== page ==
A High Growth Proposition?

Discussion in 'Journals' started by paysense, Aug 24, 2009.

Thread Status:
Not open for further replies.
  1. I would like to begin a thread, discussing what I hope most here understand to be the merits of a "successful" long-term trading strategy.

    My <b>Ultimate Goal</b> has been to produce compounding systems that are the real deal - designed to perform for decades without breakdown while sporting an outstanding calmar ratio (CAGR*/DD**).

    If you are a "newbie" or only moderately involved with trading perhaps this will be a beneficial experience. In no way am I at the same level as many of the "Elite" traders. In fact what I do is relatively simple, so I hope many will enjoy the dialogue.

    Of course, many of you will see this as a direct opportunity to gather a following to then sell my commercial products and services. Per ET rules <b>NO RE-DIRECTION LINKS WILL BE PROVIDED IN MY POSTS</b>.

    Of course, others can look back through my old threads to not only see if I have indeed improved while a 2+ year member at ET, they may run across some linking info...but that does not preclude my present efforts.

    <b>I have contacted moderators in advance.</b> -- so no sense hitting the complaint button. <b>My profile contains enough info about me and my trading.</b> If things go well in the next 6 months, I may tailor services to become an EliteTrader.com advertiser <i>- if I choose.</i>

    But, I will provide charts and graphs (without link/name) as time evolves to show my good/bad performance. Meanwhile, I will try and provide the occasional covered call trade set-up or my futures and ETF system bias.

    Again, the thrust of this thread is to weed out the chatter -- if a trading "system" cannot perform for 5-20+ years, beat the market AND contain a plus-size compound APR, it will only attract high-risk capital (huge annual gains are limited by time and scalability, most high-gain hedge funds blow up). These patently can never grow to become that substantial. With the right growth approach and vehicle, can the "ultimate goal" be reached?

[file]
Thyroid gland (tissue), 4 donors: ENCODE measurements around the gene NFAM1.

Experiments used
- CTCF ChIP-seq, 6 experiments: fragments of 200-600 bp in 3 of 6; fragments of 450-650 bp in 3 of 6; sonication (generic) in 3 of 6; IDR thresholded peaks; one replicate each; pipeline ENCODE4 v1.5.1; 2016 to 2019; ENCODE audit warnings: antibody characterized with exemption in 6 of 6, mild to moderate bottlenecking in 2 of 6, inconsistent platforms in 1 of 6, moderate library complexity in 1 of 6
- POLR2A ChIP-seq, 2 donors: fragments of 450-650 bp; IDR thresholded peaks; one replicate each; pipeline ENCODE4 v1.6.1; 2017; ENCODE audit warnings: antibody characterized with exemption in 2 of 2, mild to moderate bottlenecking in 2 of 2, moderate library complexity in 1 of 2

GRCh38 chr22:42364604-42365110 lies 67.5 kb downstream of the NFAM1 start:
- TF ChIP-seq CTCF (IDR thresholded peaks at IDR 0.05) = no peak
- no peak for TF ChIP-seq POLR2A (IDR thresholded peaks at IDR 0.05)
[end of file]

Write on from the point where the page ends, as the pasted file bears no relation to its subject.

At least the possibility of taking a few thousand in multi-millions is a lofty enough goal. Most have deemed this to be an <i>impossible</i> task. I strongly disagree.

    <b>Welcome All, and <i>I hope you join in on the discussion!</i></b>

    *Compound Annual Growth Rate
    **Maximum Drawdown
  2. HYIP would fit your marketing. Good luck!
  3. Nah it's easy, find youself a stock like EXBX (trading at $0.09) buy up 50k shares for $4500 and sell when it hits $25 in a few years = done. :D
  4. HA-HA!! However post-Madoff (not that I consider this) investors are more conscientious and diligent, right?!?

    It seems our government administrators have no problemo selling their and Wall Street's wares to the unsuspecting public (but don't get me started).

    So, my take is that Zentrickster feels long-term investments should be left to mutual funds and that high-growth strategies can only be done in a small account for a short while??